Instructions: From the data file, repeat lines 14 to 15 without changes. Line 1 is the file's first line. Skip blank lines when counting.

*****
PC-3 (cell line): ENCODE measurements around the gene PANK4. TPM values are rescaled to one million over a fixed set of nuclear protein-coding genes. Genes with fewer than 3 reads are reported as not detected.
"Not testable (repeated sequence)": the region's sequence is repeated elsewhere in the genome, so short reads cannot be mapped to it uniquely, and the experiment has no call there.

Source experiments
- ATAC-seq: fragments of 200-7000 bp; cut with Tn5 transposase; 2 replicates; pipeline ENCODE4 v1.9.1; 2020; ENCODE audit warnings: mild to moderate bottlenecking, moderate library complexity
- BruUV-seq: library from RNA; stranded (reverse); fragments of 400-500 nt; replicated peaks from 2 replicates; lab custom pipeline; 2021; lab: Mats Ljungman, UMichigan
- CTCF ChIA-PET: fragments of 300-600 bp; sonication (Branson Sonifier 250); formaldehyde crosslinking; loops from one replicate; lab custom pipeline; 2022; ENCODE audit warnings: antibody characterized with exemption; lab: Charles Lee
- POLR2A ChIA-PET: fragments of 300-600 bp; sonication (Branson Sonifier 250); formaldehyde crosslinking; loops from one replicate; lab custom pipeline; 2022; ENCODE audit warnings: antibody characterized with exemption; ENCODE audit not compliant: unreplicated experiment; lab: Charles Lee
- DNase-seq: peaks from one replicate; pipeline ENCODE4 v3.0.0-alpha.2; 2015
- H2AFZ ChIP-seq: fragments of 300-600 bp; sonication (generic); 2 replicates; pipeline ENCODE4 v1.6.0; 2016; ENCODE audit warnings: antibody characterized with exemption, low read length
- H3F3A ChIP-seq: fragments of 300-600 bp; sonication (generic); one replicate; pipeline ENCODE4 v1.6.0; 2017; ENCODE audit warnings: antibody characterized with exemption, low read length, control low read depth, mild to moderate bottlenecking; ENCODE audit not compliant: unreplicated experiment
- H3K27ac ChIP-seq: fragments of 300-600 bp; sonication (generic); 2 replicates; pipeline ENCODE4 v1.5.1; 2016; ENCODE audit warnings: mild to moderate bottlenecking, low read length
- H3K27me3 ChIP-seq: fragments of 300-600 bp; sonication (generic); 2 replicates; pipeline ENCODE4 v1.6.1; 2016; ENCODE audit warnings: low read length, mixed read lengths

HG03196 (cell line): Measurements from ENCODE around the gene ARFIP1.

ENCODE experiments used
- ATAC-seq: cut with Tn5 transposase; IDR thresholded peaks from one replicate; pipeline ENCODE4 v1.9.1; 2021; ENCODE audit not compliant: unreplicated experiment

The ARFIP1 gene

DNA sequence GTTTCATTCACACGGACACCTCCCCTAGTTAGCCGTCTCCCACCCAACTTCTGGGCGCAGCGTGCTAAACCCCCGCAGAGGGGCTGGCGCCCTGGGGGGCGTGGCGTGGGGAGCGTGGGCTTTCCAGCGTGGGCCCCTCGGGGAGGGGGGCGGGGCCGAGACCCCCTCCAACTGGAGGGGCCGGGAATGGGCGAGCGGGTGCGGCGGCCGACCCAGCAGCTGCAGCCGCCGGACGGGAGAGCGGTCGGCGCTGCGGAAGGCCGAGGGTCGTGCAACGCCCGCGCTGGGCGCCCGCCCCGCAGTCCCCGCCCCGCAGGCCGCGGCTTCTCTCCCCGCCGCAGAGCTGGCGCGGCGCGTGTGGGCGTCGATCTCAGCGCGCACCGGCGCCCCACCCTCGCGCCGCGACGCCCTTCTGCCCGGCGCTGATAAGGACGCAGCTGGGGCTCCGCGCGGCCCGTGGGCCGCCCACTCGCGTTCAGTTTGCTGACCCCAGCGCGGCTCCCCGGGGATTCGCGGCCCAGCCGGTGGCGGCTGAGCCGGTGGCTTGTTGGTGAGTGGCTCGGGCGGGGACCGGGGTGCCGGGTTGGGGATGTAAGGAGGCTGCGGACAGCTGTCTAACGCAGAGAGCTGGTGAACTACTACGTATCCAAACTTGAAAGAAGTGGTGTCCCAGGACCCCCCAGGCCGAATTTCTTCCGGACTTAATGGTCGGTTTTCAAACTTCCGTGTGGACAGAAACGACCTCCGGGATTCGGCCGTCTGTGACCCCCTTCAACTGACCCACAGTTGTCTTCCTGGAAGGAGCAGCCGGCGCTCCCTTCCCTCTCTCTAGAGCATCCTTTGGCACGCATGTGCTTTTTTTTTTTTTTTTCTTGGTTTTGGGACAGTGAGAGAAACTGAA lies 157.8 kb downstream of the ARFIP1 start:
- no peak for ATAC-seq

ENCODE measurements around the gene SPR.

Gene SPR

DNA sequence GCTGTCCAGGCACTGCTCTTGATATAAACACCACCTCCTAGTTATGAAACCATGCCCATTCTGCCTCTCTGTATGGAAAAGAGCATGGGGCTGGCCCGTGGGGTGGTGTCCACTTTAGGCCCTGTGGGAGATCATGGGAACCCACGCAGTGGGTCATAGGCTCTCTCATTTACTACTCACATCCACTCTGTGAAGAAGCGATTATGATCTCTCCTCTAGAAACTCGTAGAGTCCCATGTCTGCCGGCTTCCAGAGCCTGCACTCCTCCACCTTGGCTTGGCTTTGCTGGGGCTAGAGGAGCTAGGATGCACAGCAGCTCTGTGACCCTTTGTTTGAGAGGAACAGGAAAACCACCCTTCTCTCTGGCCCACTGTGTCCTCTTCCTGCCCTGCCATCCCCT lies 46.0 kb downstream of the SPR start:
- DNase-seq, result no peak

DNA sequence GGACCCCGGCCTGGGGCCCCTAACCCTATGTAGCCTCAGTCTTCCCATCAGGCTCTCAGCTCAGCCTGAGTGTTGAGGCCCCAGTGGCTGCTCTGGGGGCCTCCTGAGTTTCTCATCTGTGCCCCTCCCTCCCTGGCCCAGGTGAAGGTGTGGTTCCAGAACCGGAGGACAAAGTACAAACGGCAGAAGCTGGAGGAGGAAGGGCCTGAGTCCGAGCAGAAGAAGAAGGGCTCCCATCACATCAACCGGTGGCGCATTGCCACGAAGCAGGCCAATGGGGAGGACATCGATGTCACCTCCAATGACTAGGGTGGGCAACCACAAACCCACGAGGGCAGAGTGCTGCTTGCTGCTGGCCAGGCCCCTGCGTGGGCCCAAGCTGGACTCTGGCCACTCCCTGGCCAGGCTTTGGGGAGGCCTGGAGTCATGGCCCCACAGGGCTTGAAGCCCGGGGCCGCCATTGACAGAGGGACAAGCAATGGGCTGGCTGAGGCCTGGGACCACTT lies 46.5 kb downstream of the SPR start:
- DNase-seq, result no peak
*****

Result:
ENCODE experiments used
- ATAC-seq: cut with Tn5 transposase; IDR thresholded peaks from one replicate; pipeline ENCODE4 v1.9.1; 2021; ENCODE audit not compliant: unreplicated experiment